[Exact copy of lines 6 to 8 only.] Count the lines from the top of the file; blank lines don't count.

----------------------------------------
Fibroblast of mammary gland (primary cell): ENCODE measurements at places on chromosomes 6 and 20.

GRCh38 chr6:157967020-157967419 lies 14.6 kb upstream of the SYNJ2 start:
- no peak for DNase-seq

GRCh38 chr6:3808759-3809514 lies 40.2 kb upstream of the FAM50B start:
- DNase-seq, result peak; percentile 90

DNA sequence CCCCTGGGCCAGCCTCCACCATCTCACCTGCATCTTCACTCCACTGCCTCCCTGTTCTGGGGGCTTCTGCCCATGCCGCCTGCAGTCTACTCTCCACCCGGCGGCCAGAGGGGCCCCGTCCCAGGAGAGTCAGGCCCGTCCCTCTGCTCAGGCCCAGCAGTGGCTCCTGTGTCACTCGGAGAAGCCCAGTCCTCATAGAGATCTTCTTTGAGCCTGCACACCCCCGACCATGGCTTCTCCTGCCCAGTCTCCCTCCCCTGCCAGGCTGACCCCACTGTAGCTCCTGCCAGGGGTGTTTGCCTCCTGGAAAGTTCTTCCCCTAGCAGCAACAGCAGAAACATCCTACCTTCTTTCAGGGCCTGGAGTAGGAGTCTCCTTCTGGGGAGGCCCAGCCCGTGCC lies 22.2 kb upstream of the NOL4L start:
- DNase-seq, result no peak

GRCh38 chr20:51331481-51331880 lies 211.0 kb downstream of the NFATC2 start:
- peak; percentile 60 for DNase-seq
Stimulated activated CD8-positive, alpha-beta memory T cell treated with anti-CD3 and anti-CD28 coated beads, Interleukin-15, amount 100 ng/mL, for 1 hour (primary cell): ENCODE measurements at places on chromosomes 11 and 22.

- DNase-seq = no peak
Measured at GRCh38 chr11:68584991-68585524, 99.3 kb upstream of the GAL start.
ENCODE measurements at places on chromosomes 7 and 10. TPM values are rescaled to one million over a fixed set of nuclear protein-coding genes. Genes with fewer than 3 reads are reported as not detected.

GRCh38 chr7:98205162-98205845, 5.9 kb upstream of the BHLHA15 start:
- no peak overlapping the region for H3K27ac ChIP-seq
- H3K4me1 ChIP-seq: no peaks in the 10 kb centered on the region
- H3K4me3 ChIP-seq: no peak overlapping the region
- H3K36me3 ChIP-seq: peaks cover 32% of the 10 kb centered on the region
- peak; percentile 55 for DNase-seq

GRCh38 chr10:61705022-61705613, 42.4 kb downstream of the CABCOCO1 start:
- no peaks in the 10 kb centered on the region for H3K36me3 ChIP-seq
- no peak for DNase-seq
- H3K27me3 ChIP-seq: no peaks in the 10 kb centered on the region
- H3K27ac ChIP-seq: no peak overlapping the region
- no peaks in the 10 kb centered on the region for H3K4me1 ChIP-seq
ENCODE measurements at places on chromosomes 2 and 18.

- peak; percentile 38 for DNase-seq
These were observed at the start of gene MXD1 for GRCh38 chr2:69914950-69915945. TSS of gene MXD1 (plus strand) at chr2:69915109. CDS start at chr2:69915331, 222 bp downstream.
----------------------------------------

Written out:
DNA sequence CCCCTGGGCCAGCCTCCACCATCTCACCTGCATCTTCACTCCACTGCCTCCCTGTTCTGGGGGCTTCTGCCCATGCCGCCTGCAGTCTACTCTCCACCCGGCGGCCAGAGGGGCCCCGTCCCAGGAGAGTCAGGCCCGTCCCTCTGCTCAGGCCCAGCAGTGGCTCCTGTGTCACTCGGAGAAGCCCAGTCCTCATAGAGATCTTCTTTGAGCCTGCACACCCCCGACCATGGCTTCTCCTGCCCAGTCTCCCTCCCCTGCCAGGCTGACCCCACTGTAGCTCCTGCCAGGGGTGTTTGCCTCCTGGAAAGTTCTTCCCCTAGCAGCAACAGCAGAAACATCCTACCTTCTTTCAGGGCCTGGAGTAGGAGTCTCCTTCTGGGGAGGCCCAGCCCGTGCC lies 22.2 kb upstream of the NOL4L start:
- DNase-seq, result no peak

GRCh38 chr20:51331481-51331880 lies 211.0 kb downstream of the NFATC2 start: